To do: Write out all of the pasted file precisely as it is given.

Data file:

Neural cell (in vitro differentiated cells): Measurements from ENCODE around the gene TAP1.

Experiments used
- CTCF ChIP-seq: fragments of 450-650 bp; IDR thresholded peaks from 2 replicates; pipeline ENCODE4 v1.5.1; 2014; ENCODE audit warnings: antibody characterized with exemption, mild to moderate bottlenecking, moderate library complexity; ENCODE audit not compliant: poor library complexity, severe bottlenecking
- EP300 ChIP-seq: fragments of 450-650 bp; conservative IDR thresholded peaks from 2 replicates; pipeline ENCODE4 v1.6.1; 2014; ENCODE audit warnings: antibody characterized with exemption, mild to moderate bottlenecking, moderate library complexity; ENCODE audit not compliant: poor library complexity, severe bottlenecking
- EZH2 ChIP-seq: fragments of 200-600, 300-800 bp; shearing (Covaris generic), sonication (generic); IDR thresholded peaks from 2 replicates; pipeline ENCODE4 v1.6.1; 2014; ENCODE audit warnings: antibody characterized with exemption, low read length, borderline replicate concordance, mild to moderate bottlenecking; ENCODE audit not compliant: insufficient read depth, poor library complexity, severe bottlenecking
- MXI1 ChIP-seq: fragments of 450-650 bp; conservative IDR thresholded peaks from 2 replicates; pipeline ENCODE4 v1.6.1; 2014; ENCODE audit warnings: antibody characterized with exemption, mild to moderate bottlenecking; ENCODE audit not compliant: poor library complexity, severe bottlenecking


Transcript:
Neural cell (in vitro differentiated cells): Measurements from ENCODE around the gene TAP1.

Experiments used
- CTCF ChIP-seq: fragments of 450-650 bp; IDR thresholded peaks from 2 replicates; pipeline ENCODE4 v1.5.1; 2014; ENCODE audit warnings: antibody characterized with exemption, mild to moderate bottlenecking, moderate library complexity; ENCODE audit not compliant: poor library complexity, severe bottlenecking
- EP300 ChIP-seq: fragments of 450-650 bp; conservative IDR thresholded peaks from 2 replicates; pipeline ENCODE4 v1.6.1; 2014; ENCODE audit warnings: antibody characterized with exemption, mild to moderate bottlenecking, moderate library complexity; ENCODE audit not compliant: poor library complexity, severe bottlenecking
- EZH2 ChIP-seq: fragments of 200-600, 300-800 bp; shearing (Covaris generic), sonication (generic); IDR thresholded peaks from 2 replicates; pipeline ENCODE4 v1.6.1; 2014; ENCODE audit warnings: antibody characterized with exemption, low read length, borderline replicate concordance, mild to moderate bottlenecking; ENCODE audit not compliant: insufficient read depth, poor library complexity, severe bottlenecking
- MXI1 ChIP-seq: fragments of 450-650 bp; conservative IDR thresholded peaks from 2 replicates; pipeline ENCODE4 v1.6.1; 2014; ENCODE audit warnings: antibody characterized with exemption, mild to moderate bottlenecking; ENCODE audit not compliant: poor library complexity, severe bottlenecking